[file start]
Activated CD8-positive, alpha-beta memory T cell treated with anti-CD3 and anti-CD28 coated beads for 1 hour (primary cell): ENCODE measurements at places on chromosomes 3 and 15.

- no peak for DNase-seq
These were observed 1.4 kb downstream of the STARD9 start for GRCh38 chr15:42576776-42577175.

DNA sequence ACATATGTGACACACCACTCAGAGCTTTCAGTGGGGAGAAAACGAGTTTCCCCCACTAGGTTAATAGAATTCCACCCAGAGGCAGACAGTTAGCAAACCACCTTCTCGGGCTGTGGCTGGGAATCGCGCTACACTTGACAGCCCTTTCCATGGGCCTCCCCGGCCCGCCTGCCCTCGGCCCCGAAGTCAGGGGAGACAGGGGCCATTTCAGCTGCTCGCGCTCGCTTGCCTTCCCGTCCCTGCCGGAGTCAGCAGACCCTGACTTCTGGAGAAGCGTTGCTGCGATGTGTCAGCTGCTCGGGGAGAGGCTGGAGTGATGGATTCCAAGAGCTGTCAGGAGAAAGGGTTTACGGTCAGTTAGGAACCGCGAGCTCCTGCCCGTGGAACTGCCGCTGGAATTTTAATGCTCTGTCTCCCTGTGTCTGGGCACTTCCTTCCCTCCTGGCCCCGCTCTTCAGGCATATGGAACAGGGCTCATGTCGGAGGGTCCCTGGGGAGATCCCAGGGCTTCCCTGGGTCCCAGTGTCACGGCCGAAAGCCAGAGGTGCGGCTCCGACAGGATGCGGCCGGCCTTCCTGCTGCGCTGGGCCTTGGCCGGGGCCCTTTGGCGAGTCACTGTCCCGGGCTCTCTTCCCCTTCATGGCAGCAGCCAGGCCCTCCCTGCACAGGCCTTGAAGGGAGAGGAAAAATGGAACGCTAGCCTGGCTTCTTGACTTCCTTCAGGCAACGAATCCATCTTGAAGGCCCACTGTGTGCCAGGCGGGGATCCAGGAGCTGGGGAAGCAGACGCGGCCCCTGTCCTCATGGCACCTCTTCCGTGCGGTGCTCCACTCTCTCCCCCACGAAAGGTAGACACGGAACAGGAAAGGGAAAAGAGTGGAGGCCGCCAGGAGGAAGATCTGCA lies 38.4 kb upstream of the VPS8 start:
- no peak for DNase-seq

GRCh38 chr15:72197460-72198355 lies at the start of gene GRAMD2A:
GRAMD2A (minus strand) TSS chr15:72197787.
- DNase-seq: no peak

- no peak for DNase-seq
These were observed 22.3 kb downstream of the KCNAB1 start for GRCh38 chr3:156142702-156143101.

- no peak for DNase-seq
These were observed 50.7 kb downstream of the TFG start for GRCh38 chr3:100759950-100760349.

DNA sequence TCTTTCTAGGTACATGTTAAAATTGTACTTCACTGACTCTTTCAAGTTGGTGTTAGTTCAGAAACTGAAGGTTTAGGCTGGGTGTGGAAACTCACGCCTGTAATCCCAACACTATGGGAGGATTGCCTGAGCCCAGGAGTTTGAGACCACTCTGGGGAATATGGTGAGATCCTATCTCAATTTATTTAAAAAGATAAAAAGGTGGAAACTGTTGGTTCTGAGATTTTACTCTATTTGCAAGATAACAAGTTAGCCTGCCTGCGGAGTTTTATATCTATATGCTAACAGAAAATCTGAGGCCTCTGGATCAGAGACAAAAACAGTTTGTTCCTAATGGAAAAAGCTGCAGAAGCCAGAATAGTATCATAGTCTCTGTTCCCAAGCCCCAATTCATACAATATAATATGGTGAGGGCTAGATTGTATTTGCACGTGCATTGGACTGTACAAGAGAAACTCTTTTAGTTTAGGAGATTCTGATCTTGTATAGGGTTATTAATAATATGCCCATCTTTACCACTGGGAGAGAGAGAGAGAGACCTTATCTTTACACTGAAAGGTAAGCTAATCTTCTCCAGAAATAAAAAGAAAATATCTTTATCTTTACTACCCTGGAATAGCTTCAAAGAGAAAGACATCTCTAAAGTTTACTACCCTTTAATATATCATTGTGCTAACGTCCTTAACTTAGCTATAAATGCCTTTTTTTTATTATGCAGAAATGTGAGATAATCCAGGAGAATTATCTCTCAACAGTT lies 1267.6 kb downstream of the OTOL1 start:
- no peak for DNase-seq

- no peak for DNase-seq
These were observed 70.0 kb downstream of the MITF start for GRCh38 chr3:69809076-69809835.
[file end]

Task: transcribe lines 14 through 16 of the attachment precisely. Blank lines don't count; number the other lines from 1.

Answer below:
- no peak for DNase-seq

- no peak for DNase-seq
These were observed 70.0 kb downstream of the MITF start for GRCh38 chr3:69809076-69809835.